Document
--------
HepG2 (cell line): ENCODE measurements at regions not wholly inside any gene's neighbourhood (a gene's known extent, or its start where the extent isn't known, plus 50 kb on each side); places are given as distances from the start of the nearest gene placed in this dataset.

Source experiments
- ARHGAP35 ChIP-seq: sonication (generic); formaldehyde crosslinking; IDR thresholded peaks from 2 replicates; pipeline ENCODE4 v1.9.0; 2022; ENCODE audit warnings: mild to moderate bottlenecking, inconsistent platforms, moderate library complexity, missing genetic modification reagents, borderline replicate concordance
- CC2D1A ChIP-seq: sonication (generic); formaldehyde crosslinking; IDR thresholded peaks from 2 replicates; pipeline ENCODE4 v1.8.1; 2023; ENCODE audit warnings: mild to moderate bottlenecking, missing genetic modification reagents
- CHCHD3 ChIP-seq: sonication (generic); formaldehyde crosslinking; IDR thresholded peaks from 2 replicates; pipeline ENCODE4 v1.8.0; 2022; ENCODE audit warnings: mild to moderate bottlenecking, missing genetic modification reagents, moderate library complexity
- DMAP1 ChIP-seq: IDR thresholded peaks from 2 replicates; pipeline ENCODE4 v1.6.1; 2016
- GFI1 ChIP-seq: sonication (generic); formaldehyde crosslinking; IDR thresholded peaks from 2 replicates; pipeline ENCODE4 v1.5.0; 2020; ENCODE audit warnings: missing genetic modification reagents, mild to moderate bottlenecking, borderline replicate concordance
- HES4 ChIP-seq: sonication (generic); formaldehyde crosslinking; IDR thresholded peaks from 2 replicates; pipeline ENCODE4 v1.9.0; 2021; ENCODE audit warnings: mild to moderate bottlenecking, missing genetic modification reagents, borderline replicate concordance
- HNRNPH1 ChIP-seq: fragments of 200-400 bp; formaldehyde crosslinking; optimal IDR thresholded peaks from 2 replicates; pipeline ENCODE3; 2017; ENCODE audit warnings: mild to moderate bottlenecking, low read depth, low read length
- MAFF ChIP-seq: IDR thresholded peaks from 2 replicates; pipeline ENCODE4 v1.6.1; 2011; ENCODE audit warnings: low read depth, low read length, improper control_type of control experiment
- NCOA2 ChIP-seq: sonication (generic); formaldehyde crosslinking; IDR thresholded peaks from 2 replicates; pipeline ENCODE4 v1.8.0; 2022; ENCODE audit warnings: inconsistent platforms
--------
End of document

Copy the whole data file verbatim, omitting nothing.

HepG2 (cell line): ENCODE measurements at regions not wholly inside any gene's neighbourhood (a gene's known extent, or its start where the extent isn't known, plus 50 kb on each side); places are given as distances from the start of the nearest gene placed in this dataset.

Source experiments
- ARHGAP35 ChIP-seq: sonication (generic); formaldehyde crosslinking; IDR thresholded peaks from 2 replicates; pipeline ENCODE4 v1.9.0; 2022; ENCODE audit warnings: mild to moderate bottlenecking, inconsistent platforms, moderate library complexity, missing genetic modification reagents, borderline replicate concordance
- CC2D1A ChIP-seq: sonication (generic); formaldehyde crosslinking; IDR thresholded peaks from 2 replicates; pipeline ENCODE4 v1.8.1; 2023; ENCODE audit warnings: mild to moderate bottlenecking, missing genetic modification reagents
- CHCHD3 ChIP-seq: sonication (generic); formaldehyde crosslinking; IDR thresholded peaks from 2 replicates; pipeline ENCODE4 v1.8.0; 2022; ENCODE audit warnings: mild to moderate bottlenecking, missing genetic modification reagents, moderate library complexity
- DMAP1 ChIP-seq: IDR thresholded peaks from 2 replicates; pipeline ENCODE4 v1.6.1; 2016
- GFI1 ChIP-seq: sonication (generic); formaldehyde crosslinking; IDR thresholded peaks from 2 replicates; pipeline ENCODE4 v1.5.0; 2020; ENCODE audit warnings: missing genetic modification reagents, mild to moderate bottlenecking, borderline replicate concordance
- HES4 ChIP-seq: sonication (generic); formaldehyde crosslinking; IDR thresholded peaks from 2 replicates; pipeline ENCODE4 v1.9.0; 2021; ENCODE audit warnings: mild to moderate bottlenecking, missing genetic modification reagents, borderline replicate concordance
- HNRNPH1 ChIP-seq: fragments of 200-400 bp; formaldehyde crosslinking; optimal IDR thresholded peaks from 2 replicates; pipeline ENCODE3; 2017; ENCODE audit warnings: mild to moderate bottlenecking, low read depth, low read length
- MAFF ChIP-seq: IDR thresholded peaks from 2 replicates; pipeline ENCODE4 v1.6.1; 2011; ENCODE audit warnings: low read depth, low read length, improper control_type of control experiment
- NCOA2 ChIP-seq: sonication (generic); formaldehyde crosslinking; IDR thresholded peaks from 2 replicates; pipeline ENCODE4 v1.8.0; 2022; ENCODE audit warnings: inconsistent platforms